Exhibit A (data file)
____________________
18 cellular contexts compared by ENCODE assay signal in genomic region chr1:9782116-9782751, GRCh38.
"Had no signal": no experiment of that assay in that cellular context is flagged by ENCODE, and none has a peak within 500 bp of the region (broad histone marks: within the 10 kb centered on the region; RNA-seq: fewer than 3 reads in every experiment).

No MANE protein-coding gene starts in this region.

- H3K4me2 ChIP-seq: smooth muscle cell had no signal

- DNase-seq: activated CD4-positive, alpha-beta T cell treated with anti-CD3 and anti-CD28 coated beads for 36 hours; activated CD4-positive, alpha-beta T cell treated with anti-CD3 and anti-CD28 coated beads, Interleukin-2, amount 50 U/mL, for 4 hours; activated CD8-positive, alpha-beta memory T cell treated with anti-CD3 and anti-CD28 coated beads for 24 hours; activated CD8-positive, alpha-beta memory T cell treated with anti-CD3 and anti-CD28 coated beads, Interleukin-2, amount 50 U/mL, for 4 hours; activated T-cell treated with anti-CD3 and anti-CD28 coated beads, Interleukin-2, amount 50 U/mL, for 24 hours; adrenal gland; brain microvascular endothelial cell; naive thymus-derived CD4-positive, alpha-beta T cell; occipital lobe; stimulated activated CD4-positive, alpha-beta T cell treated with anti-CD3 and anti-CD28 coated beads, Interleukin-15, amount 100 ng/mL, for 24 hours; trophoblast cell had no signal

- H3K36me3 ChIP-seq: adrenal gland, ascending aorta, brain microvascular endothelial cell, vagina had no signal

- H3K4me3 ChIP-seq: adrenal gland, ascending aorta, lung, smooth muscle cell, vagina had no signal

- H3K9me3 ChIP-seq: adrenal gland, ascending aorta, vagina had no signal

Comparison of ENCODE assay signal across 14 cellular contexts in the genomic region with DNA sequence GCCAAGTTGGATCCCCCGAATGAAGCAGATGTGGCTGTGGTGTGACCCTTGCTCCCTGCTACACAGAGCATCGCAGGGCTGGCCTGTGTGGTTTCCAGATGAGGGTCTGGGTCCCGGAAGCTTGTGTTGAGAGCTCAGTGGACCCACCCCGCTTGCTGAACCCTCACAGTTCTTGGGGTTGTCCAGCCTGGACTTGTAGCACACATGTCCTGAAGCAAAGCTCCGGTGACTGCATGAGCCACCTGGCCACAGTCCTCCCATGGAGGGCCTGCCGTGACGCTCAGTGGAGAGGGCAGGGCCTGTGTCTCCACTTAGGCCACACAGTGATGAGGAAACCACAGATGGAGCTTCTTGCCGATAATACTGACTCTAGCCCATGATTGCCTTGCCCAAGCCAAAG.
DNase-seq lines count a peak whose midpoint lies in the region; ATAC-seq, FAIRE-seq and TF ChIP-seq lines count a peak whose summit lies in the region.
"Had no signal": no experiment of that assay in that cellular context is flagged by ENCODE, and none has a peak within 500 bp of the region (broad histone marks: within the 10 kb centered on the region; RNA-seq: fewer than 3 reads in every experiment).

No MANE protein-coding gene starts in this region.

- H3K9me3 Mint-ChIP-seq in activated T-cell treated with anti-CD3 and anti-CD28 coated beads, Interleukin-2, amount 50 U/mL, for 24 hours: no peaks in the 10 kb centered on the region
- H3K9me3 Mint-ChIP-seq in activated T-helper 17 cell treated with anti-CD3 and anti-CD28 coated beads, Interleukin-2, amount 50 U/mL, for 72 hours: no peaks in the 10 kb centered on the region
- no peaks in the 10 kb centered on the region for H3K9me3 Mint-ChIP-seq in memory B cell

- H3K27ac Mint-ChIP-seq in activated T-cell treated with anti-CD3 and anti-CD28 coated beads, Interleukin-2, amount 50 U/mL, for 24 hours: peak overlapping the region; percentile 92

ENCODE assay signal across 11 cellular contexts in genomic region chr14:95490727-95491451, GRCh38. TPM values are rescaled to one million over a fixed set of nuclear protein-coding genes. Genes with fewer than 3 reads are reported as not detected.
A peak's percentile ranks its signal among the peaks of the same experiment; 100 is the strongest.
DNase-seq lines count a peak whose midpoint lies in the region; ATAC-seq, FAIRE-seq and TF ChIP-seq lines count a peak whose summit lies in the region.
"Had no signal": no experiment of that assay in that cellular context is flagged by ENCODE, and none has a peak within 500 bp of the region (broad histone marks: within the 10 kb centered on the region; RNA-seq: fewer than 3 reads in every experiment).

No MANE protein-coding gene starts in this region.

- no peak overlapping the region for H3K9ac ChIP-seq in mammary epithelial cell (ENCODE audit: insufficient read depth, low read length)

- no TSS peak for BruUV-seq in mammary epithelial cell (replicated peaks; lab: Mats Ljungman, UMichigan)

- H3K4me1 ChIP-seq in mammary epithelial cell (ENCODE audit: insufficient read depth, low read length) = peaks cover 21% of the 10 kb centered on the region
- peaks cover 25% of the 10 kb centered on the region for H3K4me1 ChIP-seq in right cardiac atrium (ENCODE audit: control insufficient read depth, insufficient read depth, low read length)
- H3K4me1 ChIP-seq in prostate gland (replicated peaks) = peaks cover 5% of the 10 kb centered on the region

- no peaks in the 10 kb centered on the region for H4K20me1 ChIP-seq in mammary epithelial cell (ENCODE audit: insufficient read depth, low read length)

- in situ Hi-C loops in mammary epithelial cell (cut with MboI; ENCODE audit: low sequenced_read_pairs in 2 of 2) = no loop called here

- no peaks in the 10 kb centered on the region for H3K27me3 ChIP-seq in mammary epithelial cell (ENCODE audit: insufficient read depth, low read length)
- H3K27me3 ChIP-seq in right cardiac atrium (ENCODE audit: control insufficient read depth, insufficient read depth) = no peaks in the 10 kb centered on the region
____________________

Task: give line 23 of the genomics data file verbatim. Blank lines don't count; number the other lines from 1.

- no TSS peak for BruUV-seq in mammary epithelial cell (replicated peaks; lab: Mats Ljungman, UMichigan)